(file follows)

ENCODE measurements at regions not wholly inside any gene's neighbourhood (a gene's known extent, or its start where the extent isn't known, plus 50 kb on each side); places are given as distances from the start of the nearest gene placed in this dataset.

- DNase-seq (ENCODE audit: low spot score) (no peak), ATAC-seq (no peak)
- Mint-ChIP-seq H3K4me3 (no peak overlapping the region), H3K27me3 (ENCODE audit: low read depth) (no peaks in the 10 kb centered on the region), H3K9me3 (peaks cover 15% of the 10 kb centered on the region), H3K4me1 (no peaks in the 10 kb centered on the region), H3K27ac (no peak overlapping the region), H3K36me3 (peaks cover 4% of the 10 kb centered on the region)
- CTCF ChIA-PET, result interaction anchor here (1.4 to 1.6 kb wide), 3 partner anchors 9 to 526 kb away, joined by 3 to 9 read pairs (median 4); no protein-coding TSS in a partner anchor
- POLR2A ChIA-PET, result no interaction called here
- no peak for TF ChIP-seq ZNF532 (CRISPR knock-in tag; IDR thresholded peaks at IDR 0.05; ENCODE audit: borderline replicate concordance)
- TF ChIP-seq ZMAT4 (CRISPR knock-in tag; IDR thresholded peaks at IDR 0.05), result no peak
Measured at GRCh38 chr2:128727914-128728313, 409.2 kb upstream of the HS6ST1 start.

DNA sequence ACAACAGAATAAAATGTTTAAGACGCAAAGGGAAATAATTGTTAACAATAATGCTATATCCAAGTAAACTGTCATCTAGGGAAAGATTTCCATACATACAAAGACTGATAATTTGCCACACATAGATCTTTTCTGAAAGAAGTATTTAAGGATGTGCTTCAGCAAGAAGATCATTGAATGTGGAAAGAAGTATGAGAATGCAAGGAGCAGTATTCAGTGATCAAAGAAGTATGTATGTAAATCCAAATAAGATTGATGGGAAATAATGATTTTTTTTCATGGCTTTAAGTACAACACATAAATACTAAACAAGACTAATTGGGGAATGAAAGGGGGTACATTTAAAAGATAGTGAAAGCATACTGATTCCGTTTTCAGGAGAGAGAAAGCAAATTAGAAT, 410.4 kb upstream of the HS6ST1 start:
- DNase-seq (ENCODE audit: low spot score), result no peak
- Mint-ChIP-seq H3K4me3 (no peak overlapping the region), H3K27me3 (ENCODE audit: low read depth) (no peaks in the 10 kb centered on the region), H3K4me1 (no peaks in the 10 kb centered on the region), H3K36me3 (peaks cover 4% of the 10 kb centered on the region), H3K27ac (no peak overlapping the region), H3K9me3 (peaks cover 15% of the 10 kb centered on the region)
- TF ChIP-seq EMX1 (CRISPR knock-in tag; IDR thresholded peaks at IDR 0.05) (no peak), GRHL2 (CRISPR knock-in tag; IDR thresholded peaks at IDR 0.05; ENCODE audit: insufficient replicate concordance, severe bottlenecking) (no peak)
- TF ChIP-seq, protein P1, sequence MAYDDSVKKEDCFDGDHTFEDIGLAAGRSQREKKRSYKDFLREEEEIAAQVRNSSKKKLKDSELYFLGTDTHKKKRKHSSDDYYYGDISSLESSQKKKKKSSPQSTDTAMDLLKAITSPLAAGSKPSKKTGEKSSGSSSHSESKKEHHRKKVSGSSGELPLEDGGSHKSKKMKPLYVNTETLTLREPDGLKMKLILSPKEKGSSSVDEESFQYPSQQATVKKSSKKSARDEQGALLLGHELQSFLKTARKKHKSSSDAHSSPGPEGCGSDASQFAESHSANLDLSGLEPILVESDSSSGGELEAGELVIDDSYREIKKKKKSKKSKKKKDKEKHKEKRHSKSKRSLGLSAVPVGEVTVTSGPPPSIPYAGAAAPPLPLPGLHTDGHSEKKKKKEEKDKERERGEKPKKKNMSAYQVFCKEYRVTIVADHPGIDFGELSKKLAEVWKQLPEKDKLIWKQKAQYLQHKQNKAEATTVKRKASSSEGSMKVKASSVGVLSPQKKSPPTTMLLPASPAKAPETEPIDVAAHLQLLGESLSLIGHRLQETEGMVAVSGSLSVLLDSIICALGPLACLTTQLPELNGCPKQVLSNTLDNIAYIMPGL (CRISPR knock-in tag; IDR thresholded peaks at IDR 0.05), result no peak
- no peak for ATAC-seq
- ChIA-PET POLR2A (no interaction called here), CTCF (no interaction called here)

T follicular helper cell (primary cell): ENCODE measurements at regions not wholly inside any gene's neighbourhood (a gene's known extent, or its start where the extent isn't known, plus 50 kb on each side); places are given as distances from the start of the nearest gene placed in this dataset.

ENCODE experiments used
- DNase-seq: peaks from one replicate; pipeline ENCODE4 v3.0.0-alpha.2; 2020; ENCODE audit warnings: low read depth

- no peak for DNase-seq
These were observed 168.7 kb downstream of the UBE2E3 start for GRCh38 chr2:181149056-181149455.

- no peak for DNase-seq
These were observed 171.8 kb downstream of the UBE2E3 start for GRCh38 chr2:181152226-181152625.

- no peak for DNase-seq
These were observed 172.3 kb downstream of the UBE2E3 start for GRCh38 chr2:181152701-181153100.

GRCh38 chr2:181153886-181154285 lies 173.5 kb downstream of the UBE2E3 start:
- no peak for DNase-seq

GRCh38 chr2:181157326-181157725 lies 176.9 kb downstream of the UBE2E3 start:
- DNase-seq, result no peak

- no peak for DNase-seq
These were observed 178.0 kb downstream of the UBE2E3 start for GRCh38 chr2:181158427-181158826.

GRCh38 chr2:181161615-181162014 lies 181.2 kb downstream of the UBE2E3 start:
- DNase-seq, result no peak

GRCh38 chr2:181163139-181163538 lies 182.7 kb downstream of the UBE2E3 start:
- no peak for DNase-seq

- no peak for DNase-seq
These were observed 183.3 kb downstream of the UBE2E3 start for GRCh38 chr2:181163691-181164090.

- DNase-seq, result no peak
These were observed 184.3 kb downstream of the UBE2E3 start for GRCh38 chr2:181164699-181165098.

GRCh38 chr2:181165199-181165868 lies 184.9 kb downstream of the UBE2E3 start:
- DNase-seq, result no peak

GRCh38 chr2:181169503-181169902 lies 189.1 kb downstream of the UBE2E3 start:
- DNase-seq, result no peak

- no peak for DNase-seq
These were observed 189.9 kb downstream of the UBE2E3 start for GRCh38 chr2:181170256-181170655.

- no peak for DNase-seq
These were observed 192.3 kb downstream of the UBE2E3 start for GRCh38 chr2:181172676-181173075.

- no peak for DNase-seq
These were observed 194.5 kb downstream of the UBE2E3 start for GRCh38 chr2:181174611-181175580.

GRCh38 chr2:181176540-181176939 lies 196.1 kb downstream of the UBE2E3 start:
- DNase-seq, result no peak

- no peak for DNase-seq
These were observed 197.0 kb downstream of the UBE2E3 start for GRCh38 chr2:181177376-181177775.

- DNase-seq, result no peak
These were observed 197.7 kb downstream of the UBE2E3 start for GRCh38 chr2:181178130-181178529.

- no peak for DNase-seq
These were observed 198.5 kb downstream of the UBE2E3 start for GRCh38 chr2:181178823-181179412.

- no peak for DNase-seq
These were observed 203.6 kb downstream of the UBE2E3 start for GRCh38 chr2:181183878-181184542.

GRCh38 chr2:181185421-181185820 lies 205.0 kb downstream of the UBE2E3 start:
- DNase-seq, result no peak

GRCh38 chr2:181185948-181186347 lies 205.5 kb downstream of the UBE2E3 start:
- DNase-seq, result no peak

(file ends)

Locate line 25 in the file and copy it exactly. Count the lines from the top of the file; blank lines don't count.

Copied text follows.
GRCh38 chr2:181153886-181154285 lies 173.5 kb downstream of the UBE2E3 start: